Tell El-Amarna, ancient egyptian cities

Tombs of Tell El Amarna

At the end of the 18th Dynasty, Egypt’s capital city, Tell El-Amarna, was razed to the ground, and its ruins are now part of a vast Egyptian archaeological complex. Akhenaten ordered the city’s construction in 1346 BC, which was abandoned shortly after his death in 1332 BC when his successors retook the town. “Akhetaten,” which means “horizon of Aten” in Egyptian, is the name given to the city by the ancient Egyptians.

When you talk about Egypt’s many dynasties and periods of control, you can learn many interesting things about its past. Egypt’s massive land area is full of relics from the past that never stop fascinating us.

Archaeological evidence shows that this site is essential and gives us more information about Egyptian life, culture, and history. While you are in Egypt, you should plan to visit the ancient capital of the Egyptian Empire. We have the best Egypt tour packages, from which you can choose the one that works best for you so you can see the fantastic ancient Egyptian sites.

Where is Tell El-Amarna?

Tell El-Amarna Egypt Map
An Overview of Akhetaten’s Central City Area (Tell El Amarna)

The location of Tell El Amarna can be found on Egypt’s east bank of the Nile river, in the Egyptian province of Minya today. It is about 312 kilometers (194 miles) south of Cairo, Egypt’s capital.

What Was Found at Tell El-Amarna?

Tell El-Amarna Egypt
Palace of Queen Nefertiti at Tell El Amarna

Tell El Amarna (Akhetaten) is home to several impressive rock tombs and others. Other significant discoveries included 300 cuneiform tablets unintentionally found in 1887 by a peasant lady and portrait statues of Queen Nefertiti in the home of the artist Thutmose.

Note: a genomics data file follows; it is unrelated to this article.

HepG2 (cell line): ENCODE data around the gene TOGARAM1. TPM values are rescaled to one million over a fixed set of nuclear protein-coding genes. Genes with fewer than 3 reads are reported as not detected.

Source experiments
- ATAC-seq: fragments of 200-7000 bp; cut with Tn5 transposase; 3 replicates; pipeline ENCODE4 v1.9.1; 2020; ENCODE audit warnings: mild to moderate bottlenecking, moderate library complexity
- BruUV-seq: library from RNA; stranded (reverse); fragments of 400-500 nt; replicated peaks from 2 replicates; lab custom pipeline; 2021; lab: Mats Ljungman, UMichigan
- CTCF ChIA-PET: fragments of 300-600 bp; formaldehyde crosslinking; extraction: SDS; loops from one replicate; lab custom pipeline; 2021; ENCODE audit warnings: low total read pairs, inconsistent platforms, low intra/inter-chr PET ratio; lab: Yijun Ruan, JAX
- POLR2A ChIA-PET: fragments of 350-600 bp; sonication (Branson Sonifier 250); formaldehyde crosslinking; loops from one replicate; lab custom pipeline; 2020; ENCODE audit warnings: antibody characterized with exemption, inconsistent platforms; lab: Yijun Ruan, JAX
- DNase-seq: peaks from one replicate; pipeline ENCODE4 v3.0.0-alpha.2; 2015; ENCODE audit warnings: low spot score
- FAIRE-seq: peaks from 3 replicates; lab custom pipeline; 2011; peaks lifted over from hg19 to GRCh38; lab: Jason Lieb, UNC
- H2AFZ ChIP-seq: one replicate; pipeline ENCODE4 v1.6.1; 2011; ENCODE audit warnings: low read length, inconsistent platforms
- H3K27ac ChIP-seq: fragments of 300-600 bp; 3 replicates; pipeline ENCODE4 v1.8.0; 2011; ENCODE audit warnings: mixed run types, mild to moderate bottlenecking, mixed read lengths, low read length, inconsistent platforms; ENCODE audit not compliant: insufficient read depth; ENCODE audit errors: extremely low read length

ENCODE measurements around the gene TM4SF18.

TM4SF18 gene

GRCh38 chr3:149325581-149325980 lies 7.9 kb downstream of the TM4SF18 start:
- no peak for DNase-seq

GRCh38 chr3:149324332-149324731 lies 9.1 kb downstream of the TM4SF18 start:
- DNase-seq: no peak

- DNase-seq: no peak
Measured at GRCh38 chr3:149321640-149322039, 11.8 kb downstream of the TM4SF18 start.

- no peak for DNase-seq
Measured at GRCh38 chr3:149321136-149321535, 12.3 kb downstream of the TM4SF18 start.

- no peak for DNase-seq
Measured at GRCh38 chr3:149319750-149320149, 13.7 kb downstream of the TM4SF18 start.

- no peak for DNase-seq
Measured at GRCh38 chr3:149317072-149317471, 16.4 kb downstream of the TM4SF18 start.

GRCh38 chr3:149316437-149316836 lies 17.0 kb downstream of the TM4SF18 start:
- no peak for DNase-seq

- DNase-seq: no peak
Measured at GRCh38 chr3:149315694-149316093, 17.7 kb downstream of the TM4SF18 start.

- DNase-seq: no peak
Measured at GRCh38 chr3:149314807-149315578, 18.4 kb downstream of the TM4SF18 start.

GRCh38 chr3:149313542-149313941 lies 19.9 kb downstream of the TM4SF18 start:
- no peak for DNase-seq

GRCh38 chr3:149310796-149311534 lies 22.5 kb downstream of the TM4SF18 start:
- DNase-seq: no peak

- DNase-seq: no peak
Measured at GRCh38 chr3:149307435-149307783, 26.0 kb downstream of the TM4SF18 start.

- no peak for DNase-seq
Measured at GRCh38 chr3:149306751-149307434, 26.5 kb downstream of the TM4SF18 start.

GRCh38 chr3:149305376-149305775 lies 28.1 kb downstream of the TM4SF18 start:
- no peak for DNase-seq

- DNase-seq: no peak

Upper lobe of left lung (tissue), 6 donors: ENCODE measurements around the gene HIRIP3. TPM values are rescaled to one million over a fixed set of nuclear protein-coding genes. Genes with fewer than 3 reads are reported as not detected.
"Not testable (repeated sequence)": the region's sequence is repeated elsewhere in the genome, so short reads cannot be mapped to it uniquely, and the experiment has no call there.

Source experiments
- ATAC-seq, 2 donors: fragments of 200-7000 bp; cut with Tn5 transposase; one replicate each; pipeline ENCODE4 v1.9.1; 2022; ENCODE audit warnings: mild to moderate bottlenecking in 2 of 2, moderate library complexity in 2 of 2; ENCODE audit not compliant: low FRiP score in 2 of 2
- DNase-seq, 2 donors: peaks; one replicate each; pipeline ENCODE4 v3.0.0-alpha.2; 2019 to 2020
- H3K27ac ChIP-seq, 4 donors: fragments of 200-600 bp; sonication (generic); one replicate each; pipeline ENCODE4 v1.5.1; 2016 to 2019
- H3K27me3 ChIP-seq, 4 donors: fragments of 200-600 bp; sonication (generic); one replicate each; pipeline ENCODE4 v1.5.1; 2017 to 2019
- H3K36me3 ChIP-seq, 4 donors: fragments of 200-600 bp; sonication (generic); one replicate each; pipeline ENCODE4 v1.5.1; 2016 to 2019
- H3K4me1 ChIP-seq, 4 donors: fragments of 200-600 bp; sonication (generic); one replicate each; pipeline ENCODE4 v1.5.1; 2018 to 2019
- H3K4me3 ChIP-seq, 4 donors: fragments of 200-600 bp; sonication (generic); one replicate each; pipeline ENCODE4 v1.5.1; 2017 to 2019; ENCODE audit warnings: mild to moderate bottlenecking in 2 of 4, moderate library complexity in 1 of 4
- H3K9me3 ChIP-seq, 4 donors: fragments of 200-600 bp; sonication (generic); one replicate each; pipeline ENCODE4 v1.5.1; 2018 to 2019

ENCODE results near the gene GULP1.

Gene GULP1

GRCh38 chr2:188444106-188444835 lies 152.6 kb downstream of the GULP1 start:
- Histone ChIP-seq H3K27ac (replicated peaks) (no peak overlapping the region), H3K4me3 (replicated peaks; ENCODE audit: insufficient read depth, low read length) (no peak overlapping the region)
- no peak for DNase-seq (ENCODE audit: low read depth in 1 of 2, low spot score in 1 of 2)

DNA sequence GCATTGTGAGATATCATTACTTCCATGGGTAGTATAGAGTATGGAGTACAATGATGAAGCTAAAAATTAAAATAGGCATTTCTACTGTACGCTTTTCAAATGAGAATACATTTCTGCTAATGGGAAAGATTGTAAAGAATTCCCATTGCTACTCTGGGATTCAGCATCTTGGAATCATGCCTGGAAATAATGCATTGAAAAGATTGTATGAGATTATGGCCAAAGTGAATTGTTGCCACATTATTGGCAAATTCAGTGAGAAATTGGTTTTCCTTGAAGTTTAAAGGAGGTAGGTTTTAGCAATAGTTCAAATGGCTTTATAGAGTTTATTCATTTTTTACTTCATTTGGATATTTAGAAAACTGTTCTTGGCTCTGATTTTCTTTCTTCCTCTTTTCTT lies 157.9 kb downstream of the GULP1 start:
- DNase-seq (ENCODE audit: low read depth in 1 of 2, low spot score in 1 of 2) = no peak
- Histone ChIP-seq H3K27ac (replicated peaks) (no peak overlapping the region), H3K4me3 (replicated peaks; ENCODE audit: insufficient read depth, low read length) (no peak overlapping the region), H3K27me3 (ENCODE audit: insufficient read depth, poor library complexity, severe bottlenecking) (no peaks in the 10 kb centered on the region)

From there, it was possible to partially recreate the Egyptian empire’s foreign policy during the latter half of the 18th dynasty. We could also mention that we found the head of Akhenaten’s statue in this city.

Even though the successive pharaohs and the people who used its ruins to construct their homes destroyed the city, no new city was ever erected on top of it. Because of this, the trash heaps from that era have allowed us to gather a significant amount of data on life in the disappeared city, including bird feathers and bones, goat and sheep bones, fish bones, barley seers, and more. In light of this, it has been determined that the “Amarnic” diet was balanced and nutrient-rich.

Tell El Amarna Tombs

Tomb of Panhesy
Tomb of Panhesy inside view at Tell El Amarna

Today, the most exciting parts of the historical site of Tell El Amarna are the two sets of cliff tombs at each end of the ancient city of Akhet Aton. one north of the wadi that leads to the royal cemetery and the other south of it. Each group is the end of a network of tracks that all lead back to the city.
The tombs are in different stages of completion and are very different from each other.
Some of the paintings and carvings on the walls of these tombs are very interesting and can’t be anywhere else in Egypt. They give visitors a chance to see the unique art of the New Kingdom in ancient Egypt when many aspects of the classical art of the Old and Middle Kingdoms were changed and improved.

Tombs of The Northern Group

The tombs are split into two groups by a wadi. Tombs 1 and 2 are in the north, northeast of the city, and tombs 3–6 are in the south, near the boundary stele. At an elevation of 85 meters, they cut out at the bottom of a vertical cliff that looks out over a rocky rubble slope. A statue of the dead was in a niche at the end of the second room.

Tombs of The Southern Group

This is the biggest group, with 19 tombs that have numbers on them. They were dug out of a series of low cliffs south and east of the city, where the rock was not very good. Their entrance, usually at a lower level, is often clogged up with sediment. Their designs are more varied than those of the tombs in the northern group, but they are not as impressive.

Tell El Amarna Letters | Tell El Amarna Tablets

Tell El-Amarna Letters
Two Models of Tell El-Amarna Tablets

The Amarna Letters are a group of clay tablets that are at Tell el-Amarna in Egypt. They were written during the 18th dynasty when Amenhotep III and Akhenaton were kings. The Amarna Letters tell us a lot about how big nations and small states dealt with each other diplomatically in the 14th century BCE. They also give us an incomplete but tantalizing hint about the strategic maneuvering that occupied them.

Why Are Amarna Letters Important?

Scholars have learned a lot from the Amarna Letters about how people lived in Egypt then and how Egypt got along with other countries. Once Akhenaten was settled in his new city, these tablets show how little he cared about the king’s duties.

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